You are first eligible for Medicare when you turn age 65. You can sign up during a 7-month period that:
- Starts 3 months before the month you turn age 65
- Includes the month you turn age 65
- Ends 3 months after the month you turn age 65
There are a few situations that most people fall into when starting Medicare.
- You are signed up to receive Social Security, are turning age 65, and wish to start Medicare at this time.
- You are turning age 65 and wish to start Medicare, however you are not signed up to receive Social Security – perhaps, you wish to defer receiving Social Security until a later date.
- You are turning age 65 and are covered by an employer health plan, which you have the option to continue.
- You are over age 65 and have been covered through an employer health plan, however your situation is changing, and you would like to sign up for Medicare now.
Each of these situations are explained in greater detail below.
1) You are signed up to receive Social Security, are turning age 65, and wish to start Medicare at this time.
If you are signed up to receive Social Security, you will be automatically enrolled into Medicare (provided that you paid into Medicare from taxes or were married to someone who did for at least 10 years). In this situation, you will receive your red, white, and blue card in the mail within 3 months of starting Medicare – just make sure Social Security has your address correct.
Medicare will start on the first day of the month when you turn age 65. If your birth date is on the first of the month, Medicare will start the first of the month prior.
When you receive your Medicare card you will see Medicare Part A and Medicare Part B are on the card, which is normal. Be sure to learn about the other parts to Medicare to determine which could be a good fit for you. There is no charge to carry Medicare Part A. There is a charge to carry Part B, which is automatically deducted from your Social Security check. To see the current monthly cost for Part B see www.SeniorSavingsServices.com/Medicare-Options.
2) You are turning age 65 and wish to start Medicare, however you are not signed up to receive Social Security – perhaps, you wish to defer receiving Social Security until a later date.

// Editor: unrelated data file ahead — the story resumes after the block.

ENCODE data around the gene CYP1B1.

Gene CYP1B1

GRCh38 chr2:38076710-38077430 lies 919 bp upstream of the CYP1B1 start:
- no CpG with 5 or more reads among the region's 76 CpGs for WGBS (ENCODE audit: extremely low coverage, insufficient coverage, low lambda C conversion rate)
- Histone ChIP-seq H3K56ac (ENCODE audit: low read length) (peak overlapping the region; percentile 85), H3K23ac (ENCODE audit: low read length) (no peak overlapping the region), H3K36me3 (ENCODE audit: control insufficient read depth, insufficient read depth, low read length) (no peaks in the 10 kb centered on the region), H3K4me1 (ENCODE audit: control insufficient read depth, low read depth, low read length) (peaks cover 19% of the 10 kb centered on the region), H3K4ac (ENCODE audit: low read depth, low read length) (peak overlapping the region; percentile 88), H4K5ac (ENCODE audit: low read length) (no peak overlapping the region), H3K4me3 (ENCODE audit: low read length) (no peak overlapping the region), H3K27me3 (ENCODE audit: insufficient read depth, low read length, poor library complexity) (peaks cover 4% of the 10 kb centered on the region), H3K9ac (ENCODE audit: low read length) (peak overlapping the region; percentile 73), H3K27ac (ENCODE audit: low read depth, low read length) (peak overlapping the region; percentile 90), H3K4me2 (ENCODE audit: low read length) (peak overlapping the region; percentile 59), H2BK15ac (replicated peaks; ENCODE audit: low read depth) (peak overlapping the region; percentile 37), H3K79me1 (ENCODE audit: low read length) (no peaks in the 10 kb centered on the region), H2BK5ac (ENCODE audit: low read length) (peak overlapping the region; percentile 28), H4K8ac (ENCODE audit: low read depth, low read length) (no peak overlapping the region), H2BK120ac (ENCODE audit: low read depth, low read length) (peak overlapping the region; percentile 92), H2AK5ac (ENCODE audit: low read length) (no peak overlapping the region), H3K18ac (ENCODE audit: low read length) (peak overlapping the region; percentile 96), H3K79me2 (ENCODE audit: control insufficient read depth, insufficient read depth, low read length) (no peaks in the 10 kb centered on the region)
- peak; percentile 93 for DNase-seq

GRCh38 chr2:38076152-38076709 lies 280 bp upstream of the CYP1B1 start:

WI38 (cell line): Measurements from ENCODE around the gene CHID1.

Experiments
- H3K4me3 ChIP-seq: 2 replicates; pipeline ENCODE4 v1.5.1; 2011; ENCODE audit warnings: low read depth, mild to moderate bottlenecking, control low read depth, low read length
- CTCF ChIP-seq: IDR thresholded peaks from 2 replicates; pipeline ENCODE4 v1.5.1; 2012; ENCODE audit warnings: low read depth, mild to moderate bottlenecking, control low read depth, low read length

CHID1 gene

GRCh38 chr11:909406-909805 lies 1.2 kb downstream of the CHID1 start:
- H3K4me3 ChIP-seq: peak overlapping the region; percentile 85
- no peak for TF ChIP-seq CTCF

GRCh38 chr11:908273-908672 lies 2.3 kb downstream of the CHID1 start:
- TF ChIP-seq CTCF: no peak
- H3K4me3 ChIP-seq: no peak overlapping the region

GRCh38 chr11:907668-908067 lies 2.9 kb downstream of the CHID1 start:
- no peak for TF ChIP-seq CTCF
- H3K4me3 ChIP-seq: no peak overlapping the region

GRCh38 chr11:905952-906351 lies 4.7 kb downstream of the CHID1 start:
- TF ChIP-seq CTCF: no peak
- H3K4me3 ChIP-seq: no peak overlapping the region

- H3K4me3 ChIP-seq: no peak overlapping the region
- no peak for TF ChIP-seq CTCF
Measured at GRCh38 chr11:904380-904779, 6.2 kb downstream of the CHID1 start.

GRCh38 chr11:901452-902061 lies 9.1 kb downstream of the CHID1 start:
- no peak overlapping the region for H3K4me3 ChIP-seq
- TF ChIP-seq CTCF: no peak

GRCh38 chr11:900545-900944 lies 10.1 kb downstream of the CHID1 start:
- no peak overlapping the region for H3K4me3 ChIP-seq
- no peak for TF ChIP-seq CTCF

Many people choose to start receiving Social Security income at a later date.
In this situation, you will want to contact Social Security to sign up for Medicare. It will not happen automatically. To sign up for Medicare you can do one of three things:
You can call the Social Security Administration at 1-800-772-1213, or
apply online at https://www.ssa.gov/benefits/medicare/, or visit a local Social Security office to enroll. (TIP: If you choose to visit a Social Security location, you will typically find it easiest to get in and out first thing in the morning. There can be long lines to wait otherwise.) I typically advise applying over the telephone or by going to a Social Security office. Applying online works; however, I have found it can be a little slower.
You are able to apply for Medicare starting 3 months before turning age 65 and for the subsequent 7 months.
To pay the Medicare Part B premium, Medicare will send you a bill in the mail to pay. If you would like, you could sign up for Medicare Easy Pay (https://www.medicare.gov/your-medicare-costs/ways-to-pay-part-a-part-b-premiums/medicare-easy-pay), which is a service that will deduct from your checking or savings account monthly.
You will want to be sure you pay the bill for Medicare Part B or you will lose your Medicare coverage and will have to reapply during the General Enrollment Period, which is January 1st thru March 31st each year. If you would have to apply using the General Enrollment Period, Part B would not start until July 1st. Further, you will have to pay a higher premium to carry Part B.
3) You are turning age 65 and are covered by an employer health plan, which you have the option to continue.
If you have decided to continue working past age 65 and your employer has more than 20 employees, you can choose to stay on your employer health insurance for as long as you are able. Alternatively, if you are married to someone and are able to carry coverage on their plan, you can keep it. In this situation, the employer plan pays first, and Medicare pays second. You may want to compare your current health coverage to that of Medicare to determine which would be a better fit for you. See related article, How Does Medicare Compare to My Employer Health Plan? (www.SeniorSavingsServices.com/compare- medicare-to-employer-coverage)